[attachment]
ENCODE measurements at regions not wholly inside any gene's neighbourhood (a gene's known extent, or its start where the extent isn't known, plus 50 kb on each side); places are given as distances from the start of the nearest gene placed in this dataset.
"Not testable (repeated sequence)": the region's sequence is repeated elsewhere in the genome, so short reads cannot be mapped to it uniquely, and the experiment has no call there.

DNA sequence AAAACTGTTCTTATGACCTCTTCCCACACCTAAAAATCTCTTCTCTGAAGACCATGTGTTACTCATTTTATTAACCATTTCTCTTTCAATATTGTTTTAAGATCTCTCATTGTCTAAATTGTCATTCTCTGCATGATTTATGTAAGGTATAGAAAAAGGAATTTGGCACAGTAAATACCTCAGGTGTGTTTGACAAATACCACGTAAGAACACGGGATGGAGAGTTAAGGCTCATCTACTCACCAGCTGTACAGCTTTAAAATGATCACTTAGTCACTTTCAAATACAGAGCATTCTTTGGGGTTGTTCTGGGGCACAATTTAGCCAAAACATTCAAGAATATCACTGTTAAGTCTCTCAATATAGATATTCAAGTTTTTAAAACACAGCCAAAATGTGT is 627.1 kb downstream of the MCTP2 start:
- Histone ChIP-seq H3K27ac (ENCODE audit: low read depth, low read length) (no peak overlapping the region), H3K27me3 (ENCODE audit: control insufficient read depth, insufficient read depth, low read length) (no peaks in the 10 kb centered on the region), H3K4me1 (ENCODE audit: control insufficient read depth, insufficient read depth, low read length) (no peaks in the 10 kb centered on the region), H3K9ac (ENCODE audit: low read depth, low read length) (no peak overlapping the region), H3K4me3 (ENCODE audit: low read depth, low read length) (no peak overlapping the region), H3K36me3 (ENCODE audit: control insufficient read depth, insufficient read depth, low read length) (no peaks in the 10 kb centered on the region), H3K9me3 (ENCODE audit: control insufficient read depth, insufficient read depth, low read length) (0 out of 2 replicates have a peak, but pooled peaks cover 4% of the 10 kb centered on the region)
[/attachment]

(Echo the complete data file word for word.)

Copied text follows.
ENCODE measurements at regions not wholly inside any gene's neighbourhood (a gene's known extent, or its start where the extent isn't known, plus 50 kb on each side); places are given as distances from the start of the nearest gene placed in this dataset.
"Not testable (repeated sequence)": the region's sequence is repeated elsewhere in the genome, so short reads cannot be mapped to it uniquely, and the experiment has no call there.

DNA sequence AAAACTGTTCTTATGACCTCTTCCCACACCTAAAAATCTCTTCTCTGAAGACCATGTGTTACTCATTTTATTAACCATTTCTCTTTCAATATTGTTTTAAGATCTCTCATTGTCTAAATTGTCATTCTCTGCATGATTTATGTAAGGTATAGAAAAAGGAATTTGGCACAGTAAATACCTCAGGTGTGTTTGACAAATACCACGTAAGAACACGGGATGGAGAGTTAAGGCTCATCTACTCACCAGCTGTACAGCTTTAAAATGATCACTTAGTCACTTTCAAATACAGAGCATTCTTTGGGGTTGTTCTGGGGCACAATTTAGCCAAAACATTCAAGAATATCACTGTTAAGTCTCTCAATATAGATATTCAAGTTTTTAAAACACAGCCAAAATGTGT is 627.1 kb downstream of the MCTP2 start:
- Histone ChIP-seq H3K27ac (ENCODE audit: low read depth, low read length) (no peak overlapping the region), H3K27me3 (ENCODE audit: control insufficient read depth, insufficient read depth, low read length) (no peaks in the 10 kb centered on the region), H3K4me1 (ENCODE audit: control insufficient read depth, insufficient read depth, low read length) (no peaks in the 10 kb centered on the region), H3K9ac (ENCODE audit: low read depth, low read length) (no peak overlapping the region), H3K4me3 (ENCODE audit: low read depth, low read length) (no peak overlapping the region), H3K36me3 (ENCODE audit: control insufficient read depth, insufficient read depth, low read length) (no peaks in the 10 kb centered on the region), H3K9me3 (ENCODE audit: control insufficient read depth, insufficient read depth, low read length) (0 out of 2 replicates have a peak, but pooled peaks cover 4% of the 10 kb centered on the region)